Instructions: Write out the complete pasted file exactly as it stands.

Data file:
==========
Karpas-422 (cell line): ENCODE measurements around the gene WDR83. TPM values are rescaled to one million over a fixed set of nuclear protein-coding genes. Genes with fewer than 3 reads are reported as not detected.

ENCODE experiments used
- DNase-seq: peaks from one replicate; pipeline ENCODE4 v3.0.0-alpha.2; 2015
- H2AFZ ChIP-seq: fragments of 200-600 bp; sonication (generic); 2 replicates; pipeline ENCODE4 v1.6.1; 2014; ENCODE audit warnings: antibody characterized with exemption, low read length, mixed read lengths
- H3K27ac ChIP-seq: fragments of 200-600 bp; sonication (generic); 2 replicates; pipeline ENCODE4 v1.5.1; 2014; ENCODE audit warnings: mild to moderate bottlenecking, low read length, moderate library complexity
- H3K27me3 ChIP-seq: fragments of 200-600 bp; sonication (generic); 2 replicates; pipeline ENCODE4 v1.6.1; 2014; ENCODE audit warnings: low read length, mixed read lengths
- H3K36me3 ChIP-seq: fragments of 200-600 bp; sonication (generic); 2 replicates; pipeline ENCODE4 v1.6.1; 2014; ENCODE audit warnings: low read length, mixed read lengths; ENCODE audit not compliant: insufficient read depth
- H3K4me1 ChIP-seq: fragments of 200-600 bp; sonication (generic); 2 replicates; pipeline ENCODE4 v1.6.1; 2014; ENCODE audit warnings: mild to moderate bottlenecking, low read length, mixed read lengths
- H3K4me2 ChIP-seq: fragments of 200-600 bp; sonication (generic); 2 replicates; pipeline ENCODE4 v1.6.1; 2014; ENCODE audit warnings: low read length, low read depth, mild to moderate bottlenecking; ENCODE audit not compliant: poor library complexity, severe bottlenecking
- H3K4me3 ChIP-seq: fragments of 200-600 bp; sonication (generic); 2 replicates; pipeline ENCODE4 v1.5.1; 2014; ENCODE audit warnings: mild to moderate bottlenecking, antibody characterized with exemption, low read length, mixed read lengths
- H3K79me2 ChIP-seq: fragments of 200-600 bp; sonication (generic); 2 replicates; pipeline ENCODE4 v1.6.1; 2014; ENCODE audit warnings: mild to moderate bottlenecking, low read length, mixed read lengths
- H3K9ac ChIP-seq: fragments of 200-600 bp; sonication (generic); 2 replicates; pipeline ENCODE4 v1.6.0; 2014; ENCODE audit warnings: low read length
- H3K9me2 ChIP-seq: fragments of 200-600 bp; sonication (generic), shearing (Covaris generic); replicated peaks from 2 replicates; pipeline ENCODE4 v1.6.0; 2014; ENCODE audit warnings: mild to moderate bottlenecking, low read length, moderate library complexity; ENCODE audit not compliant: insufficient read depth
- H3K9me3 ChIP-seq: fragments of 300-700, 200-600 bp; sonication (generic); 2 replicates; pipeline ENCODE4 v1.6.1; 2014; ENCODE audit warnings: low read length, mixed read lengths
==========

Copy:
Karpas-422 (cell line): ENCODE measurements around the gene WDR83. TPM values are rescaled to one million over a fixed set of nuclear protein-coding genes. Genes with fewer than 3 reads are reported as not detected.

ENCODE experiments used
- DNase-seq: peaks from one replicate; pipeline ENCODE4 v3.0.0-alpha.2; 2015
- H2AFZ ChIP-seq: fragments of 200-600 bp; sonication (generic); 2 replicates; pipeline ENCODE4 v1.6.1; 2014; ENCODE audit warnings: antibody characterized with exemption, low read length, mixed read lengths
- H3K27ac ChIP-seq: fragments of 200-600 bp; sonication (generic); 2 replicates; pipeline ENCODE4 v1.5.1; 2014; ENCODE audit warnings: mild to moderate bottlenecking, low read length, moderate library complexity
- H3K27me3 ChIP-seq: fragments of 200-600 bp; sonication (generic); 2 replicates; pipeline ENCODE4 v1.6.1; 2014; ENCODE audit warnings: low read length, mixed read lengths
- H3K36me3 ChIP-seq: fragments of 200-600 bp; sonication (generic); 2 replicates; pipeline ENCODE4 v1.6.1; 2014; ENCODE audit warnings: low read length, mixed read lengths; ENCODE audit not compliant: insufficient read depth
- H3K4me1 ChIP-seq: fragments of 200-600 bp; sonication (generic); 2 replicates; pipeline ENCODE4 v1.6.1; 2014; ENCODE audit warnings: mild to moderate bottlenecking, low read length, mixed read lengths
- H3K4me2 ChIP-seq: fragments of 200-600 bp; sonication (generic); 2 replicates; pipeline ENCODE4 v1.6.1; 2014; ENCODE audit warnings: low read length, low read depth, mild to moderate bottlenecking; ENCODE audit not compliant: poor library complexity, severe bottlenecking
- H3K4me3 ChIP-seq: fragments of 200-600 bp; sonication (generic); 2 replicates; pipeline ENCODE4 v1.5.1; 2014; ENCODE audit warnings: mild to moderate bottlenecking, antibody characterized with exemption, low read length, mixed read lengths
- H3K79me2 ChIP-seq: fragments of 200-600 bp; sonication (generic); 2 replicates; pipeline ENCODE4 v1.6.1; 2014; ENCODE audit warnings: mild to moderate bottlenecking, low read length, mixed read lengths
- H3K9ac ChIP-seq: fragments of 200-600 bp; sonication (generic); 2 replicates; pipeline ENCODE4 v1.6.0; 2014; ENCODE audit warnings: low read length
- H3K9me2 ChIP-seq: fragments of 200-600 bp; sonication (generic), shearing (Covaris generic); replicated peaks from 2 replicates; pipeline ENCODE4 v1.6.0; 2014; ENCODE audit warnings: mild to moderate bottlenecking, low read length, moderate library complexity; ENCODE audit not compliant: insufficient read depth
- H3K9me3 ChIP-seq: fragments of 300-700, 200-600 bp; sonication (generic); 2 replicates; pipeline ENCODE4 v1.6.1; 2014; ENCODE audit warnings: low read length, mixed read lengths